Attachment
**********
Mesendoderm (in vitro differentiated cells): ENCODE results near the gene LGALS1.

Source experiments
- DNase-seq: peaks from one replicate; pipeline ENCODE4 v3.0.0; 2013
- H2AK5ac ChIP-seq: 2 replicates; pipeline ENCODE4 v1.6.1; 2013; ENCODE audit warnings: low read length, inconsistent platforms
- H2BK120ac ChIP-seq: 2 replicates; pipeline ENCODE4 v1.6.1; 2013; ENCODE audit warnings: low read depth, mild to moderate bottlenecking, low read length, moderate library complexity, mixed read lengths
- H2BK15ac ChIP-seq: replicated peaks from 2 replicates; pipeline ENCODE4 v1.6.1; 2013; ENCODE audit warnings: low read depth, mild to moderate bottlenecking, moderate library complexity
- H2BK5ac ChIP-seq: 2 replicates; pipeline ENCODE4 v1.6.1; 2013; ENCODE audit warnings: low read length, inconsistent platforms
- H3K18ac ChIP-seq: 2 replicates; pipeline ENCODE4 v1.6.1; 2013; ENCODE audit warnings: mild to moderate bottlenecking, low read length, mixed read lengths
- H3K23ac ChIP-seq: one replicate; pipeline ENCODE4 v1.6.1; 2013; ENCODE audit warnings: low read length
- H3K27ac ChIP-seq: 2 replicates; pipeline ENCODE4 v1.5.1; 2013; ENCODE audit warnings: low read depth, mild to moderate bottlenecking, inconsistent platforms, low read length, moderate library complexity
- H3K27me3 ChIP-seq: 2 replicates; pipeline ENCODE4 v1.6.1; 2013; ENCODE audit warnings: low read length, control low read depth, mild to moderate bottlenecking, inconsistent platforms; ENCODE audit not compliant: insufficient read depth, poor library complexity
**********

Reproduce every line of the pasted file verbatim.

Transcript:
Mesendoderm (in vitro differentiated cells): ENCODE results near the gene LGALS1.

Source experiments
- DNase-seq: peaks from one replicate; pipeline ENCODE4 v3.0.0; 2013
- H2AK5ac ChIP-seq: 2 replicates; pipeline ENCODE4 v1.6.1; 2013; ENCODE audit warnings: low read length, inconsistent platforms
- H2BK120ac ChIP-seq: 2 replicates; pipeline ENCODE4 v1.6.1; 2013; ENCODE audit warnings: low read depth, mild to moderate bottlenecking, low read length, moderate library complexity, mixed read lengths
- H2BK15ac ChIP-seq: replicated peaks from 2 replicates; pipeline ENCODE4 v1.6.1; 2013; ENCODE audit warnings: low read depth, mild to moderate bottlenecking, moderate library complexity
- H2BK5ac ChIP-seq: 2 replicates; pipeline ENCODE4 v1.6.1; 2013; ENCODE audit warnings: low read length, inconsistent platforms
- H3K18ac ChIP-seq: 2 replicates; pipeline ENCODE4 v1.6.1; 2013; ENCODE audit warnings: mild to moderate bottlenecking, low read length, mixed read lengths
- H3K23ac ChIP-seq: one replicate; pipeline ENCODE4 v1.6.1; 2013; ENCODE audit warnings: low read length
- H3K27ac ChIP-seq: 2 replicates; pipeline ENCODE4 v1.5.1; 2013; ENCODE audit warnings: low read depth, mild to moderate bottlenecking, inconsistent platforms, low read length, moderate library complexity
- H3K27me3 ChIP-seq: 2 replicates; pipeline ENCODE4 v1.6.1; 2013; ENCODE audit warnings: low read length, control low read depth, mild to moderate bottlenecking, inconsistent platforms; ENCODE audit not compliant: insufficient read depth, poor library complexity